"He then turned around and told Ms. Winfrey that all of his sworn testimony was completely false: 'I know the truth. The truth isn't what was out there. The Truth isn't what I said and now it's gone - this story was so perfect for so long ... I mean it's just this mythic perfect story, and it wasn't true.'"
     SCA claims that Armstrong and his attorneys were "so confident" that his cheating would never be exposed that he agreed that if he was caught and stripped of his Tour titles, he would be legally required to repay SCA.
     "'If titles are stripped as a result of official action, then Tailwind agrees to refund any payments made, which is precisely what Tailwind has been saying since this case began,'" Armstrong's attorney Tim Herman said, according to the complaint. "'The tribunal can do nothing to alter the liability of Tailwind, which - which applies immediately upon Armstrong becoming the official winner of the respective events.'"
     Herman is not a party to the complaint.
     SCA says it is "one of the most significant victims" of Armstrong's deceit, and that the defendants' conduct "made a mockery of the legal system."
     It says that Armstrong claimed the arbitration award exonerated him and proved his innocence.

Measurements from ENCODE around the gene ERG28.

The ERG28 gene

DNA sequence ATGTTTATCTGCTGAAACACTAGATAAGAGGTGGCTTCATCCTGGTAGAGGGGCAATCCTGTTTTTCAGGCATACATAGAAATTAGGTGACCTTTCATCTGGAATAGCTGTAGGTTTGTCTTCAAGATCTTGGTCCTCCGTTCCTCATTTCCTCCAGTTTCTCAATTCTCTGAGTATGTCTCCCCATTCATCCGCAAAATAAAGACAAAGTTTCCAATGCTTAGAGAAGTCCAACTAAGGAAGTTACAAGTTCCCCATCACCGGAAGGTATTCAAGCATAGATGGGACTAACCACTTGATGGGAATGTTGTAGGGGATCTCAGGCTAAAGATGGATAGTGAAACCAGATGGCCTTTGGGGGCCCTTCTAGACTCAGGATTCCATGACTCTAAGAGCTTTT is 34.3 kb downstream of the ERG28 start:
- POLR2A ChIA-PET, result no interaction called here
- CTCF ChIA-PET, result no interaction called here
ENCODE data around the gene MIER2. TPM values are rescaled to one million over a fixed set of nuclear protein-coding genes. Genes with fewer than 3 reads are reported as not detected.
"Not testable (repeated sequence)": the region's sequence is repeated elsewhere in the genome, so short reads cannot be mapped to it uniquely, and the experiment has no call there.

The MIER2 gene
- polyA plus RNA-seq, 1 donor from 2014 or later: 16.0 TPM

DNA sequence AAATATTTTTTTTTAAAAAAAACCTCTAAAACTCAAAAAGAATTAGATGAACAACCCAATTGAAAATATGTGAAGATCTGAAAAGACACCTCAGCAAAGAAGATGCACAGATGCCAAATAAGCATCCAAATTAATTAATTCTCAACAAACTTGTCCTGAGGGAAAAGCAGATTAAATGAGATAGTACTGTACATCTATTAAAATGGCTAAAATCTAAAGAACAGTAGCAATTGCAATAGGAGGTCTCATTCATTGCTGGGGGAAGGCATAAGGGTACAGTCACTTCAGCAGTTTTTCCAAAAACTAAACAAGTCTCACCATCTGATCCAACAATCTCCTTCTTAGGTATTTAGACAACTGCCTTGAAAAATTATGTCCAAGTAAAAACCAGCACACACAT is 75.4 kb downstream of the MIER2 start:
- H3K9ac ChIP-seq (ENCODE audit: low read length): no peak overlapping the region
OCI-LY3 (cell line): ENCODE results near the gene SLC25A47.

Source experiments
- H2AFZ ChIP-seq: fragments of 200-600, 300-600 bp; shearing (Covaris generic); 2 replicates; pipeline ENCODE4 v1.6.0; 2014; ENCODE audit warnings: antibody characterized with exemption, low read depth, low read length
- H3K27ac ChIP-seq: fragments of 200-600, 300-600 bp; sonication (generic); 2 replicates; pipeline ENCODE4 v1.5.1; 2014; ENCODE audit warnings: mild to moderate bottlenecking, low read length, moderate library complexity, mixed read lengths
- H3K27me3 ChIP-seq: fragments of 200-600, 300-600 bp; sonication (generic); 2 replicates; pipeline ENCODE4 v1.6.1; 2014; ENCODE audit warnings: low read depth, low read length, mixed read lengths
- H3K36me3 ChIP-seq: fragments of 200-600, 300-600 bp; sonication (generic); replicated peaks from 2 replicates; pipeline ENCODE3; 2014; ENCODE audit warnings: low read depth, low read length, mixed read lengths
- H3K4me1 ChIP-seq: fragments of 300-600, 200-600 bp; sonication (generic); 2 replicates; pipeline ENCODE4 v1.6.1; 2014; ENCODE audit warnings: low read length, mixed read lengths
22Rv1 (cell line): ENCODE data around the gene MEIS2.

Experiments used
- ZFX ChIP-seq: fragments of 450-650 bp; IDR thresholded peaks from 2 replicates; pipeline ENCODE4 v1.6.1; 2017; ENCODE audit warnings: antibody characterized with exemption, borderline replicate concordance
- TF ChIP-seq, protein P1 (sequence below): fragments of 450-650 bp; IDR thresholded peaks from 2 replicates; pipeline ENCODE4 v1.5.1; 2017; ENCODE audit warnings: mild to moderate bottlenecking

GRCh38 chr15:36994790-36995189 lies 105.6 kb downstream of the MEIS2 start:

However, "In fact, the legal proceedings and the arbitration award touted by Mr. Armstrong were procured by extrinsic fraud on the part of Mr. Armstrong and others," the complaint states. "It is time now for Mr. Armstrong to face the consequences of his actions. This includes returning all of the funds paid to him by SCA, which totals more than $12 million."
     SCA seeks vacation of the arbitration award and settlement agreement, claiming they were procured by fraud.
     It seeks disgorgement and the return of prize money, and damages for conspiracy, unjust enrichment and breach of contract. It also seeks appointment of a receiver over Tailwind and civil sanctions against Armstrong and Stapleton for lying under oath, and contempt.
     It is represented by Jeffrey Tillotson with Lynn Tillotson of Dallas.